One in ten teenage girls 'have self-harmed'

One in ten teenage girls self-harm each year, a new study has found.

The study - the largest ever into self-harm among 15 and 16-year-olds in England - was conducted by researchers from Bath and Oxford universities.

More than 6,000 15 and 16-year-olds were questioned and researchers found that girls were four times more likely to have deliberately self-harmed than boys, with 11% of girls reporting that they had self-harmed in the last year, compared to 3% of boys.

Dr Karen Rodham, from the Department of Psychology at the University of Bath said: "The study shows that deliberate self-harm is common amongst teenagers in England, especially in girls who are four times more likely to self-harm than boys.

"Until now, most studies of deliberate self-harm in adolescents in the UK have been based on the cases that reach hospital.

"We have now found that the true extent of self-harm in England is significantly wider than that."

The study revealed that self-cutting was the most prevalent form of self-harm, with 64.5% of those who self-harmed admitting to harming themselves in this way.

The research took place in 41 schools in Oxfordshire, Northamptonshire and Birmingham in 2000 and 2001.

Pupils were asked to complete a 30 minute questionnaire which explored issues surrounding self-harm and suicidal thinking - together with other personal factors such as depression, anxiety, impulsivity and self-esteem.

Researchers found that there was an incremental increase in deliberate self-harm with increased consumption of cigarettes or alcohol, as well as all categories of drug use.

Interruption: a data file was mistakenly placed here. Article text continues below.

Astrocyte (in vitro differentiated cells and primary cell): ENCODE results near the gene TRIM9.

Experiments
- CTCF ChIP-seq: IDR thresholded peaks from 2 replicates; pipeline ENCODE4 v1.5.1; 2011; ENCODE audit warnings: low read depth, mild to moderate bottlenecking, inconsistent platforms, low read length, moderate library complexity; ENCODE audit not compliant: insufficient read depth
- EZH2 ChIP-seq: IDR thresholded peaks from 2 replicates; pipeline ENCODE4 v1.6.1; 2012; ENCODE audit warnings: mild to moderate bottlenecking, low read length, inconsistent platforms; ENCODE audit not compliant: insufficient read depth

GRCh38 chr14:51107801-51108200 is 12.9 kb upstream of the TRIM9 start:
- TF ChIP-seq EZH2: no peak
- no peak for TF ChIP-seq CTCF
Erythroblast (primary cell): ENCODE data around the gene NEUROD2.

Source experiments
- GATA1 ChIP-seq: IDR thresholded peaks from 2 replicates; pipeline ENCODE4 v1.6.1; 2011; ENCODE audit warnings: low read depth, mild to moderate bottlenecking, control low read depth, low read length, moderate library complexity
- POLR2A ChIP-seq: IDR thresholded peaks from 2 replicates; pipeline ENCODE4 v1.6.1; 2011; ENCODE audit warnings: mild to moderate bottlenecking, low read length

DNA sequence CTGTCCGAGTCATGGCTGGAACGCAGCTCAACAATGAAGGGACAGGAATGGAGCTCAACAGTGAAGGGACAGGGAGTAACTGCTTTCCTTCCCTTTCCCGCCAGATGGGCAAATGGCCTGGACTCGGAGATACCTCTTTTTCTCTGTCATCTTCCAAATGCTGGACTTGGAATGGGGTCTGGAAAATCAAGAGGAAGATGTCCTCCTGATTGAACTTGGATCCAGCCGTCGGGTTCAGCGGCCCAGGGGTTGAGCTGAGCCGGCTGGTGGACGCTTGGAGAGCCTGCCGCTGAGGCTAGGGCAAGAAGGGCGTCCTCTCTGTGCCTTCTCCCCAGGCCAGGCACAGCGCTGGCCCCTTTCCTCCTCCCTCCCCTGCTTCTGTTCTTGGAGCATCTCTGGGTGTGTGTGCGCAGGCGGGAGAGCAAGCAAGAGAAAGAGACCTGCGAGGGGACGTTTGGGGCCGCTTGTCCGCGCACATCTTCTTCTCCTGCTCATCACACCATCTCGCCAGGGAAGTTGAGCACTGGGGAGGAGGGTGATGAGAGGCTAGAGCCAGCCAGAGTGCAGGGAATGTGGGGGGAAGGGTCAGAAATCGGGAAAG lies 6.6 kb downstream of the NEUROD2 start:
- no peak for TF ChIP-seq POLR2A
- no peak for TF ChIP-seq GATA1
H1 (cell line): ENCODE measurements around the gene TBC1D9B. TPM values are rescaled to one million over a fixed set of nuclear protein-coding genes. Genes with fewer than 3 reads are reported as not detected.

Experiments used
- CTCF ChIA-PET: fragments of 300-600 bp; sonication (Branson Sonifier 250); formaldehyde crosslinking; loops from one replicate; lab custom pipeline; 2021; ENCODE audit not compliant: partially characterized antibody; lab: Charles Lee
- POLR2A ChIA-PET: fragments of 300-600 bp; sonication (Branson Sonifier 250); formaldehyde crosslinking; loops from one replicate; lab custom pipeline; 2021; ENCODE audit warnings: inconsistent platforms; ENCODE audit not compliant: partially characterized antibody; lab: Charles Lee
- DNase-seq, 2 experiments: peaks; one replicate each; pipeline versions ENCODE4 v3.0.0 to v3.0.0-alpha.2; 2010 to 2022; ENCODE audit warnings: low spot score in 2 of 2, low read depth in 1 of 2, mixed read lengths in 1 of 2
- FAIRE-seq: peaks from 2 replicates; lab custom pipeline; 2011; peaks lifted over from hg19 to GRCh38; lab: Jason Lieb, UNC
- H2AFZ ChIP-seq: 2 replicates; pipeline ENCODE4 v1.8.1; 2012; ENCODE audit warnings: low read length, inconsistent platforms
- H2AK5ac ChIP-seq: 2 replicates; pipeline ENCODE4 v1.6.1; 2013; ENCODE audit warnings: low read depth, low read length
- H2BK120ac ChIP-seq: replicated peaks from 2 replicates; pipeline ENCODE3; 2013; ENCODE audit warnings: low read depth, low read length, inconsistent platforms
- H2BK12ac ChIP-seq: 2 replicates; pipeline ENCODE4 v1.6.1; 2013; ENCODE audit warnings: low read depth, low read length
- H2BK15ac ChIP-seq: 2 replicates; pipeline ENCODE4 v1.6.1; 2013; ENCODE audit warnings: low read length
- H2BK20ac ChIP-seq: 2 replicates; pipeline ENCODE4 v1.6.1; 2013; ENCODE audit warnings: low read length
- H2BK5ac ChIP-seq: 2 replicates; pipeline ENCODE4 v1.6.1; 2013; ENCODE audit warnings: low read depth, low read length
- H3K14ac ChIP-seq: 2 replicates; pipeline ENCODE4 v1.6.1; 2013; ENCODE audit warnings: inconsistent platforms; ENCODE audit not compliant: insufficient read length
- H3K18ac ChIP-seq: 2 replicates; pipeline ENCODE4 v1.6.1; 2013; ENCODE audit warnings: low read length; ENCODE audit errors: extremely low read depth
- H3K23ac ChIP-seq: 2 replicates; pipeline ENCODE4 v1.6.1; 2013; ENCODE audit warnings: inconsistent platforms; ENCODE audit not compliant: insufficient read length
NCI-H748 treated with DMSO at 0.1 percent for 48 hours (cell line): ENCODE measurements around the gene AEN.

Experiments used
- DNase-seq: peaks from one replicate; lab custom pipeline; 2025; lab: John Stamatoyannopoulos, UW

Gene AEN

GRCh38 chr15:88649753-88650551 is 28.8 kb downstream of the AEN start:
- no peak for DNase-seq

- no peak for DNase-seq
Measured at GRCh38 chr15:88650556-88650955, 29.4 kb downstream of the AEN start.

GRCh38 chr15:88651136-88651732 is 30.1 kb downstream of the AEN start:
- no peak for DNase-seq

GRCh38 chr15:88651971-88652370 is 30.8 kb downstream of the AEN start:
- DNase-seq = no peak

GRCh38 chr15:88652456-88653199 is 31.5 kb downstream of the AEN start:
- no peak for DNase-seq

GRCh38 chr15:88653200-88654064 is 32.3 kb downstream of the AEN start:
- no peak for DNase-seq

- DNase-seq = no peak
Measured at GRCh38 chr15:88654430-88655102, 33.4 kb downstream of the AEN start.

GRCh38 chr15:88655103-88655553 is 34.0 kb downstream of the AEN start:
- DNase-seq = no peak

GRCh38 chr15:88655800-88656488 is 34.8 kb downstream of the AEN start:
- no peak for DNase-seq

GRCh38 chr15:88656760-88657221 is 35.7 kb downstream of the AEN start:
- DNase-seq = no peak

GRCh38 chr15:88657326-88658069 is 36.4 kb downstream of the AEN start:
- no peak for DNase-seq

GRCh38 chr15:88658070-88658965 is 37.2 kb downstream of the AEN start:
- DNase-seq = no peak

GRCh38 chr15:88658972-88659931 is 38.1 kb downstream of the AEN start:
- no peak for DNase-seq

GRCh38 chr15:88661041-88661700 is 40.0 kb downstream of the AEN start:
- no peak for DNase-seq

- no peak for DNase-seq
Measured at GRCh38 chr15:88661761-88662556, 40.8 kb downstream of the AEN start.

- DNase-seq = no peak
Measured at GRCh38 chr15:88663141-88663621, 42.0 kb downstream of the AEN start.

Self-harm was also more common in pupils who had been bullied and was strongly associated with physical and sexual abuse in both sexes.

Pupils of either sex who had recently been worried about their sexual orientation also had relatively higher rates of self-harm.

Of those with a history of deliberate self-harm, 20% reported that no-one knew about it, while 40% said that they had not talked to anyone about it or tried to get help.

Professor Keith Hawton from the Centre for Suicide Research at the University of Oxford, said: "This study provides more information about why young people engage in deliberate self-harm and helps us to recognise those at risk, to develop explanatory models and to design effective prevention programmes.

"In many cases, self-harming behaviour represents a transient period of distress, but for others it is an important indicator of mental health problems and a risk of suicide.

"It is important that we develop effective school-based initiatives that help tackle what has become a most pressing health issue for teenagers."

The research, which was carried out with the Samaritans, has been published in the new book 'By their own young hand', which includes practical advice for teachers on how to detect young people at risk of self-harming.


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